Category Archives: Ideas
I know I’m slacking, but I have a little darlin’ to take care of. She’s still pretty much a full time job even though her awesomeness hasn’t diminished at all! She’s such a good baby. Anyway, I had an interesting dream over the weekend and a surreal moment afterward as I slowly came awake. I thought I’d try to write a draft to start exploring that situation.
Stark white light pushes at the edge of my eyelids,
Trying to push past my defenses.
It pulsates in time with the blood coursing through my chest,
To my head and ultimately to the capillaries in tiniest parts of the lid.
It rouses me–slowly;
My mind pulses to the slow drowsy rhythm.
Ever more wakeful, I feel the ebb and flow
Of a sea of sleep deposit me on a still and silent beach.
Stasis. I lie balanced on the edge of two worlds.
I’m a god in my dreams, and I do not wish to wake.
Every moment I remain is a restorative for my feeble body.
Yet, I am allowed only the briefest of sojourn.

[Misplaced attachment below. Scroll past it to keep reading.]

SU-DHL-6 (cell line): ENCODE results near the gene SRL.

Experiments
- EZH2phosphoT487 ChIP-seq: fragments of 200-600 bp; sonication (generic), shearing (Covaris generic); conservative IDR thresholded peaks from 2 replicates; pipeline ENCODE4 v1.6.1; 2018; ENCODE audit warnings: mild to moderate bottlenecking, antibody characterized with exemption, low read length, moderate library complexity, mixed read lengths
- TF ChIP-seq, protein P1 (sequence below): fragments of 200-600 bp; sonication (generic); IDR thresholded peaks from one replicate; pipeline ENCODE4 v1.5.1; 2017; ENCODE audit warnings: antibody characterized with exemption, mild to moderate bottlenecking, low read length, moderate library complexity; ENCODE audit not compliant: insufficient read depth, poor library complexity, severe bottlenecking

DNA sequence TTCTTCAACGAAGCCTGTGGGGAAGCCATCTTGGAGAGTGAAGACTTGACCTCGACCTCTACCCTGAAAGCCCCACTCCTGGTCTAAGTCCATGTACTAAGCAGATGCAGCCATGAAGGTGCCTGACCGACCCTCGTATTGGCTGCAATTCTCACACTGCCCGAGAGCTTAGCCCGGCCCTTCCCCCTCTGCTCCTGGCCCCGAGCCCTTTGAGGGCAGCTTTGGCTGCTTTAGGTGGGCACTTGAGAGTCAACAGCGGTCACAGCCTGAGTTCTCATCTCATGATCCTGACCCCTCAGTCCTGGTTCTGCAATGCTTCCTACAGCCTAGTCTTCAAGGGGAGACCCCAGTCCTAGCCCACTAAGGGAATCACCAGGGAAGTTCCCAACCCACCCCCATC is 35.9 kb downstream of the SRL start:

In the dream, I feel a power I hunger for greedily.
I desire to stay as I desire to control my world.
I am empowered,
And I lust for a world of my own.
I wake and I feel love and hope and happiness.
I have a daughter and a wife and I love them.
Awake I see the false truth of my dreams.
I fear the power they have over me.
The word tumble-down popped into my head earlier, and I immediately envisioned long rows of worn, dilapidated houses much like you see in pictures of old oil boom-towns around here in Oklahoma. The image of the sun low in the sky, coloring all the bits and pieces that had managed to last, was pretty strong. I hope this conveys some of that.
Dull sun fades to rust;
Long shadows like fingers sweep
This might be an interesting image to base a longer poem on. I might just do that.
It started raining yesterday, and it only just stopped, temporarily, a short while ago. I’m a couple of days early, but it’s hard to not think of Spring when it rains like this–heavy and long. I got inspired to write, so I wrote another haiku.
Pattering on the windows,
Spring’s first rain singing.
I’ve only written a few haiku so far, but I already know that I’m wildly uncertain as to what constitutes a good haiku. The one above has meaning for me. It captured my feelings at the time of the first real rain we’ve had in some time. It’s difficult however to step out of my personal experience and evaluate this poem from the perspective of what it might be for another person. I’ll try to look into that. First and foremost, I need to read and study more haiku. Maybe I, unbeknownst to me, write the greatest and most effortless haiku of anyone anywhere. More likely, I’m missing some important point, or maybe even “the” point. I’ll try to let you know if I figure it out.